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Bridging The Divide of East and West Europe – Government Essay

Bridging The Divide of East and West Europe – Government Essay
The intention of this presentation is to highlight the rise of East and Central European economies in the last 15 years, analyse the causes and to see if their growth is sustainable. The countries the have come the longest
way to “close the gap” are the eight new members of the

European Union (Czech Republic, Estonia, Hungary, Latvia, Lithuania, Poland, Slovakia and Slovenia) and Croatia. They have an advantage over the rest of the Balkan states and the Ex-Soviet states as they are more open to foreign trade, have a supply of educated manpower and huge capital inflow of foreign direct investments (FDI). For this region the numbers of FDI is measured to $37 billion USD, which is making them second after China. Low wages and attractive corporate tax structure is a catalyst for this. What is important to mention here is that this high growth rate is witnessed mostly in the private sector. The public sector is still suffering from the rigid way of thinking from the communist time.
For the new EU members the partnership has proved to be more beneficial than harmful. It has promoted international trade by making cross-border transactions much easier within the region. This trade is important to stimulate growth. They have become more visible to the outside world and investor confidence has improved consider. The national financial institutions (National Bank, government administration) have also been strengthened and helped to make capitalism work. Now it is more difficult for cartels to thrive and corrupt officials to go unpunished.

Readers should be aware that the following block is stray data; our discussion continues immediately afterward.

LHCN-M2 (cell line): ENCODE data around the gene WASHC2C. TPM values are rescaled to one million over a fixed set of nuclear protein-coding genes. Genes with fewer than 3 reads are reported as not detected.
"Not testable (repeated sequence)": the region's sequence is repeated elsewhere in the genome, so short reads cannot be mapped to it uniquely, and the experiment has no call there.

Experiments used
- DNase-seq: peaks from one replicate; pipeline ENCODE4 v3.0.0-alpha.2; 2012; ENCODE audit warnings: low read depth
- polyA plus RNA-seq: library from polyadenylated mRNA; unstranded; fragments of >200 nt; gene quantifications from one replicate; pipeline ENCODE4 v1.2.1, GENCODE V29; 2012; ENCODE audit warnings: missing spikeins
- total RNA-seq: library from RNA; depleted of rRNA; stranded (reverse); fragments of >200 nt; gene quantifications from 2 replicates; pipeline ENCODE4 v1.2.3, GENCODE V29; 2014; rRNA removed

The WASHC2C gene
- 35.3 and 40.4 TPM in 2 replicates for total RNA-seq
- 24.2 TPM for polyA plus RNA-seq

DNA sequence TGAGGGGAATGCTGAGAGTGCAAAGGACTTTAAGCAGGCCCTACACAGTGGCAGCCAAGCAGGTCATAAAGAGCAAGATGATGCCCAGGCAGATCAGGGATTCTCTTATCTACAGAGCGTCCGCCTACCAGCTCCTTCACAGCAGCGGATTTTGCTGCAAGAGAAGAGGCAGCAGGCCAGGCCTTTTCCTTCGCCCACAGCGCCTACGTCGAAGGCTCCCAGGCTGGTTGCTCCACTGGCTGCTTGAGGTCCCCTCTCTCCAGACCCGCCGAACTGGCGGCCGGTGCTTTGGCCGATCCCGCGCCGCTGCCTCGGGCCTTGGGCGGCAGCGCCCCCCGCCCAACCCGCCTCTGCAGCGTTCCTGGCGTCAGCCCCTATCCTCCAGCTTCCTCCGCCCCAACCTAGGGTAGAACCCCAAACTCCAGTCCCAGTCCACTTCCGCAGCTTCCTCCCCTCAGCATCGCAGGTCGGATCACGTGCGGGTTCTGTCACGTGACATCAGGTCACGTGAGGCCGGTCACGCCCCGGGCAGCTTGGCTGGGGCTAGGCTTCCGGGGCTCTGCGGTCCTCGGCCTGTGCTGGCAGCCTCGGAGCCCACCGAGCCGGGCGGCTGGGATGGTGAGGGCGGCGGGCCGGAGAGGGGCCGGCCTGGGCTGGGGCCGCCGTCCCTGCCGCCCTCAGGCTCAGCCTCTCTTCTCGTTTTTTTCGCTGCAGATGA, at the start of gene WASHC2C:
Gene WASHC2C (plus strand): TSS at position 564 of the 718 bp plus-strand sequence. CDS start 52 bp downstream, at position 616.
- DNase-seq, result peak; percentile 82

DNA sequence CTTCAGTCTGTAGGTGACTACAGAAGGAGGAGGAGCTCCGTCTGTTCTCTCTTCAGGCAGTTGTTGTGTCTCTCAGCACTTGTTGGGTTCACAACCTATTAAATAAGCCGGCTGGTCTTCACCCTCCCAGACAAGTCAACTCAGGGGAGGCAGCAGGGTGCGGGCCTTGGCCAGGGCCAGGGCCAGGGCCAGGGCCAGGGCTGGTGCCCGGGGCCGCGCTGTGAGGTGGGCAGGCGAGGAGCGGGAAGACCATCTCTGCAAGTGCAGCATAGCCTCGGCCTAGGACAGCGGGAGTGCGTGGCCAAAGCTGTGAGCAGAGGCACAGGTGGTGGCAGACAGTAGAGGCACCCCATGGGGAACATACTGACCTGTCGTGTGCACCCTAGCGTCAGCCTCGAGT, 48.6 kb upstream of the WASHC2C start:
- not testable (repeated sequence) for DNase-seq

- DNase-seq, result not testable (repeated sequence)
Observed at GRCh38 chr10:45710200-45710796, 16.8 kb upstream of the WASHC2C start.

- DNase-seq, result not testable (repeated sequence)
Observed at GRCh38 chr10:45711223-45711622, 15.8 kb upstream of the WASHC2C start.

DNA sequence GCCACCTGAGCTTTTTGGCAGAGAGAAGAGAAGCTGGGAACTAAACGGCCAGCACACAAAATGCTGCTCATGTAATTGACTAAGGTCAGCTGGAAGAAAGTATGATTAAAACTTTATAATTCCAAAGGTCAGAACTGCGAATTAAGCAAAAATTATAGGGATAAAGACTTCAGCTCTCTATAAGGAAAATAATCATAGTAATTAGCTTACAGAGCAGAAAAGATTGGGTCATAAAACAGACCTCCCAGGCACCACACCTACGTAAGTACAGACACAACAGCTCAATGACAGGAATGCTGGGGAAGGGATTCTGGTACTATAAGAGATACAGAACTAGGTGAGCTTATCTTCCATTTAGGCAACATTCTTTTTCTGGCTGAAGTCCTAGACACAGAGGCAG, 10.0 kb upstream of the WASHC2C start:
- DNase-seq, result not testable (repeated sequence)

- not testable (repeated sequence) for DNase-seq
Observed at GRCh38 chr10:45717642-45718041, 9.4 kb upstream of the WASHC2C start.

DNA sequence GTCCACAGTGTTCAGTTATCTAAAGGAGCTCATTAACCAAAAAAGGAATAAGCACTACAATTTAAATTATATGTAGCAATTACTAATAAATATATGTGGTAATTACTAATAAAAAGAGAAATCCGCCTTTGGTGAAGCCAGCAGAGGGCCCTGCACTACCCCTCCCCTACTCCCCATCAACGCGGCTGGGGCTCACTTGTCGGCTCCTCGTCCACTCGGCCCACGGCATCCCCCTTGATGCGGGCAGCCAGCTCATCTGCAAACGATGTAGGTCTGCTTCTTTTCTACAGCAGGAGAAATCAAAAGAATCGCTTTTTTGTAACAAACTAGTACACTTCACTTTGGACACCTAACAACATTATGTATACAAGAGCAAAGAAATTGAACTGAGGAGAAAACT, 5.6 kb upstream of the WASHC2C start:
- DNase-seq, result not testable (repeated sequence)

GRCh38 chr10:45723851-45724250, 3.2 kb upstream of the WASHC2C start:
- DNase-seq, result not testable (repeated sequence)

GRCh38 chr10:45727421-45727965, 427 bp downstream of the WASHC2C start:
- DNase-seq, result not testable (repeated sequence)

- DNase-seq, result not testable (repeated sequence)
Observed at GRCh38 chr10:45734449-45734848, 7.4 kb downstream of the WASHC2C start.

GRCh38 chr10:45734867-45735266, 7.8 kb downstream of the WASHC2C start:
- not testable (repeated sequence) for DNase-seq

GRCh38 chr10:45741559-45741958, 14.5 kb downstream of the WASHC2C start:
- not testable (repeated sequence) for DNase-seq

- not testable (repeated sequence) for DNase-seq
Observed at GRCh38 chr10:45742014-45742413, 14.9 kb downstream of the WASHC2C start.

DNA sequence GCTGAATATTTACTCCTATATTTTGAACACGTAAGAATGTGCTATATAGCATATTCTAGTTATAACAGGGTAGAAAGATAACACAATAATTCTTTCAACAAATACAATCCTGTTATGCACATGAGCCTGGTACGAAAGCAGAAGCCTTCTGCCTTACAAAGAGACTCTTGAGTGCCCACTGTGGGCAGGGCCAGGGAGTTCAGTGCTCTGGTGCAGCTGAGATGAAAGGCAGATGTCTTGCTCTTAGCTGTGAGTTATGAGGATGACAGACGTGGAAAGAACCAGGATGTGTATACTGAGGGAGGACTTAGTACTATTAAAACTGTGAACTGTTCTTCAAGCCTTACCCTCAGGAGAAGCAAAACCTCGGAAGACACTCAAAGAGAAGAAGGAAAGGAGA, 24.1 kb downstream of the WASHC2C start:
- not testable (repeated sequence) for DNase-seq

But not everything is as rosy as it looks. These economies still have a shortage of valuable management skills and the countries meet new boundaries in form of EU trade laws, tariffs and a new type of bureaucracy. Infrastructure also has to be improved to gain further development. The countries have also a great challenge to reform and improve their national health and education system.
The Ex Soviet states are also growing fast. This is partially explained by the rise in commodity and energy prices, but also that poorer countries tend to grow faster during the initial phase. However they are still a long way behind their central European counterparts. Their main problem is probably the lack of jobs. It is showed best by comparing the number of persons working in agriculture. When for instance Czech Republic went from 10% to 5% since 1990, Kirgizistan experienced an increase from 35% to 55%.
To conclude it is our opinion that while the Central European and the Baltics are on a good way to catch up with the rest of Europe, the path ahead for the Balkans and the Ex-Soviet states will be more of a struggle.


1. “East, west and the gap between”, The Economist, Nov 24, 2005.

2. Business Week, December 12/19, 2005

3. Mankiw N.G., (2004), Principles of Economics, Thomson South-Western, USA.